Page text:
January/February 2017 | Volume 2, Issue 1

Sildenafil Exposure in a Dog

Brianna Wells CVT | ASPCA Animal Poison Control Center | Urbana, Illinois

Brianna discovered her passion for veterinary medicine when she worked as an assistant in a small animal clinic while attending college. She changed her career focus to veterinary technology and transferred to Parkland College, graduating from their veterinary technology program in May 2011. She earned her certification in July 2011. She has worked for the ASPCA Animal Poison Control Center for a little over 4 years. Her special interests are toxicology and animal behavior.

In her spare time, Brianna likes to research genealogy, ride motorcycles with her family, and spend time with her dog, Parker.

Samantha Wright BS, MS | ASPCA Animal Poison Control Center | Urbana, Illinois

Samantha received her bachelor’s degree in animal science from the University of Illinois. She also has a master’s degree in leadership and executive coaching. She has worked for the ASPCA Animal Poison Control Center for 6.5 years and has been a manager for the center for 4.5 years.

In her spare time, Samantha enjoys traveling with her husband Kevin and spending time with her 2 dogs and 4 cats.

Sildenafil Exposure in a Dog
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This case report was written and reviewed by members of the American Society for the Prevention of Cruelty to Animals (ASPCA) Animal Poison Control Center (APCC). The ASPCA APCC includes a full staff of veterinarians, including board-certified toxicologists, certified veterinary technicians, and veterinary assistants. The mission of the APCC is to help animals exposed to potentially hazardous substances.

HISTORY

A 1-year-old, 55 lb (24.92 kg) female golden retriever chewed open a blister pack of 100 mg Viagra (sildenafil) tablets. The dog ingested up to 3.5 tablets within a 3-hour time frame. The estimated dose of sildenafil ingested was 14.03 mg/kg. The pet arrived at the emergency clinic within 30 minutes of the latest exposure time. It is unknown if the pet was displaying any clinical signs before presentation.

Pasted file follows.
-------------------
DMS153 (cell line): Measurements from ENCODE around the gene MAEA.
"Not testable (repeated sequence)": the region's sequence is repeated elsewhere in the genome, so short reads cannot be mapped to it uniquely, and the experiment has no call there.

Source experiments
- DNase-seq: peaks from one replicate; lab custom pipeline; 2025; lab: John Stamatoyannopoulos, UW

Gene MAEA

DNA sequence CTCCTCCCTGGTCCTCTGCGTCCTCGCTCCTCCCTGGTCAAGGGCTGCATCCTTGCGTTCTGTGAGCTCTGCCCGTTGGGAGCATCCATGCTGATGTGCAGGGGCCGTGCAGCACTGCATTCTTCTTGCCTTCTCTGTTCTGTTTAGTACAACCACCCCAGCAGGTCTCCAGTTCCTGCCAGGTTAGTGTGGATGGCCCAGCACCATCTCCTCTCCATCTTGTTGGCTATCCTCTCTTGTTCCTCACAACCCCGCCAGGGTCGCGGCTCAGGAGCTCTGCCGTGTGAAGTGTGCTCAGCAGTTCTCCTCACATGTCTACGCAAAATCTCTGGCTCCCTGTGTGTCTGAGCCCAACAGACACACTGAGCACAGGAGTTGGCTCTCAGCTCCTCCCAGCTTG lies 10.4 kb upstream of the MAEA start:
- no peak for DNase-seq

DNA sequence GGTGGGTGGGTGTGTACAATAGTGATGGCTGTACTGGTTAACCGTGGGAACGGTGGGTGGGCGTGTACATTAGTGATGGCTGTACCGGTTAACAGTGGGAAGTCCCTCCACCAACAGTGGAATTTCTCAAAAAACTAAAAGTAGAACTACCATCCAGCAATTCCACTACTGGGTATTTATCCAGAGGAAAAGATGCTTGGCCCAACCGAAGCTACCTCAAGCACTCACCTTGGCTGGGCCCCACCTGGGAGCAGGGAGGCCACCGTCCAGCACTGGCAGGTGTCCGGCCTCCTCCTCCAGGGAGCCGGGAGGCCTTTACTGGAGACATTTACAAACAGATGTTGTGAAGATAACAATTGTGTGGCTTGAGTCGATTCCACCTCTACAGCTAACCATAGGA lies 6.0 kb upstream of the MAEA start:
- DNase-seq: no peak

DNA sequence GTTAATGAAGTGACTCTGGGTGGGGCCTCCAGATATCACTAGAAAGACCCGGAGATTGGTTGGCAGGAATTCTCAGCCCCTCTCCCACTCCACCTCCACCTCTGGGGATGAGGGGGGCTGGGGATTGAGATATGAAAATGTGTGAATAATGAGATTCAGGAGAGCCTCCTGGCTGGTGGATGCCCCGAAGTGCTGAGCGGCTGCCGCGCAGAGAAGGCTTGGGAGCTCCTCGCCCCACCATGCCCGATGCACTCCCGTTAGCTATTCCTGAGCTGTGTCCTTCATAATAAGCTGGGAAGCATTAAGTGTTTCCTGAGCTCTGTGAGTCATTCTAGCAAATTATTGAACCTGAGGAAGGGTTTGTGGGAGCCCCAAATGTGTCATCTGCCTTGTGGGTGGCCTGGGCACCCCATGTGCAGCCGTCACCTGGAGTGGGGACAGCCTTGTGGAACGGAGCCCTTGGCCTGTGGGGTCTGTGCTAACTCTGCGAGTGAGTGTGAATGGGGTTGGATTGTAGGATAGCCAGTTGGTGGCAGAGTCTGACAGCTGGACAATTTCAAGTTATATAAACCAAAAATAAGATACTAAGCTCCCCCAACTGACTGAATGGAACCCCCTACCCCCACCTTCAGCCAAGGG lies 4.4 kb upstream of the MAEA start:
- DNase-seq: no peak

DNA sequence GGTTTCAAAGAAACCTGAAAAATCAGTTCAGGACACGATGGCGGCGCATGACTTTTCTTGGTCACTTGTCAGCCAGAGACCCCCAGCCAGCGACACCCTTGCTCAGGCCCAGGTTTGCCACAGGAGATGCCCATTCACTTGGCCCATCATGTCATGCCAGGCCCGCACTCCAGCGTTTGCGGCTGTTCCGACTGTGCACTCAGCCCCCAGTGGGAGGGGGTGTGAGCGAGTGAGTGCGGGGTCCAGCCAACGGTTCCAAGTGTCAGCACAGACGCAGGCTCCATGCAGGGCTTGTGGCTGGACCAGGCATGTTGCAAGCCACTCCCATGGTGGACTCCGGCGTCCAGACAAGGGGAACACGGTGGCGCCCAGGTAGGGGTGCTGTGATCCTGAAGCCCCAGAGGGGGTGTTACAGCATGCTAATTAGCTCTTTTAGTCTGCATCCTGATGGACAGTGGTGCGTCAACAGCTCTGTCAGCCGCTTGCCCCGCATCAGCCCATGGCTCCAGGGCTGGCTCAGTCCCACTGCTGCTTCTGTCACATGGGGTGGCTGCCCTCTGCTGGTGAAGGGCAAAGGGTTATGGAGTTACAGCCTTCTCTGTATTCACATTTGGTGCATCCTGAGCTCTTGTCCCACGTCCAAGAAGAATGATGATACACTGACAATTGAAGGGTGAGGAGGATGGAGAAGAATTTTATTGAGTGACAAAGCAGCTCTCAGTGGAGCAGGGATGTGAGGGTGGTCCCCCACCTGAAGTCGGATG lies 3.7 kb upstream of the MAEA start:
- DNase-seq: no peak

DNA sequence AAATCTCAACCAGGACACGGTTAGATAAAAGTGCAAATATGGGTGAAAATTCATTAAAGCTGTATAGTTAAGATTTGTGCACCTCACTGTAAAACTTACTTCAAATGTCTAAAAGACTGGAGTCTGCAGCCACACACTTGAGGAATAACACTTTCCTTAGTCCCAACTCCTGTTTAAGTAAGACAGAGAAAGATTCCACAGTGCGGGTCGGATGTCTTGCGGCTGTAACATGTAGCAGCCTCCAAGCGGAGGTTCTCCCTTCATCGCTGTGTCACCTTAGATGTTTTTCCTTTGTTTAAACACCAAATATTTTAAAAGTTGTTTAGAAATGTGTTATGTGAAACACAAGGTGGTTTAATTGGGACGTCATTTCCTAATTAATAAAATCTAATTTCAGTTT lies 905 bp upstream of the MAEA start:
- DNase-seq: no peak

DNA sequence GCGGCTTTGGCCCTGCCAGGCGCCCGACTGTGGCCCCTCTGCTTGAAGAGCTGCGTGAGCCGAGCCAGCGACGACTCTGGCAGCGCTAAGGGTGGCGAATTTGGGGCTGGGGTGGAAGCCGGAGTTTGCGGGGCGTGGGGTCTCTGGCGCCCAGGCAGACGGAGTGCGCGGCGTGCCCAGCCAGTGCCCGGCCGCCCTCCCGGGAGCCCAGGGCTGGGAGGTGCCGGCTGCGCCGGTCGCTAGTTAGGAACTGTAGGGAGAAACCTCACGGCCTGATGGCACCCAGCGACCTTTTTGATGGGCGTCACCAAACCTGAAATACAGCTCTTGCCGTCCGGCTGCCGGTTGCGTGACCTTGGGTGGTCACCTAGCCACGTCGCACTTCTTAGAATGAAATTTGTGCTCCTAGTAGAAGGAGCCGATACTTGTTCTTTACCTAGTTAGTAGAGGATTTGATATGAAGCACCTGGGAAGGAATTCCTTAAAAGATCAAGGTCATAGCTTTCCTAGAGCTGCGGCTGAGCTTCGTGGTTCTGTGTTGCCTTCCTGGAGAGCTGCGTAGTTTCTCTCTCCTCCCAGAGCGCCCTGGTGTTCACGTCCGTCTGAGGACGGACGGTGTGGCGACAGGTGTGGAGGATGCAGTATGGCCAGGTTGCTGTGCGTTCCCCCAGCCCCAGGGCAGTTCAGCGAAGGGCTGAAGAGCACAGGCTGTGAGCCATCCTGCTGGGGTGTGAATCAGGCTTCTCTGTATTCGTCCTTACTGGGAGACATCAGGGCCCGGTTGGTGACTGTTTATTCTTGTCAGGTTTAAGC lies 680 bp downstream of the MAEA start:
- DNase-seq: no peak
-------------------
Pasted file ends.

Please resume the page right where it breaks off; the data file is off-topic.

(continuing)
CASE MANAGEMENT

Upon presentation at the clinic, the pet was tachycardic, with a heart rate of 220 bpm (normal range, 80–120 bpm), and slightly hypertensive, with a blood pressure of 161/95 mm Hg (normal range, 160/70–160/90 mm Hg). The clinic’s veterinary team induced emesis with apomorphine (unknown route) and was able to recover some of the foil blister pack. They did not observe any evidence of the tablets.

The clinic contacted the ASPCA Animal Poison Control Center (APCC) for treatment recommendations approximately 20 minutes after the client presented the pet. The APCC advised intravenous fluid therapy (preferably lactated Ringer’s solution) and monitoring of the cardiovascular function (electrocardiogram, heart rate, and blood pressure). The clinic was advised to call for further case discussion if needed.

The owner called the next day around 12:22 CST with an update. It was noted that the pet recovered and was discharged from the clinic approximately 4.5 hours after presentation. The dog did not require any additional medical treatment beyond monitoring and fluids.

DISCUSSION

Sildenafil: Pharmacokinetics and Pharmacodynamics

Sildenafil is a medication that is used for erectile dysfunction in humans. It is classified as a vasodilator as well as a phosphodiesterase type V inhibitor.1 The 2 other medications that are used for erectile dysfunction (vardenafil and tadalafil) act similarly.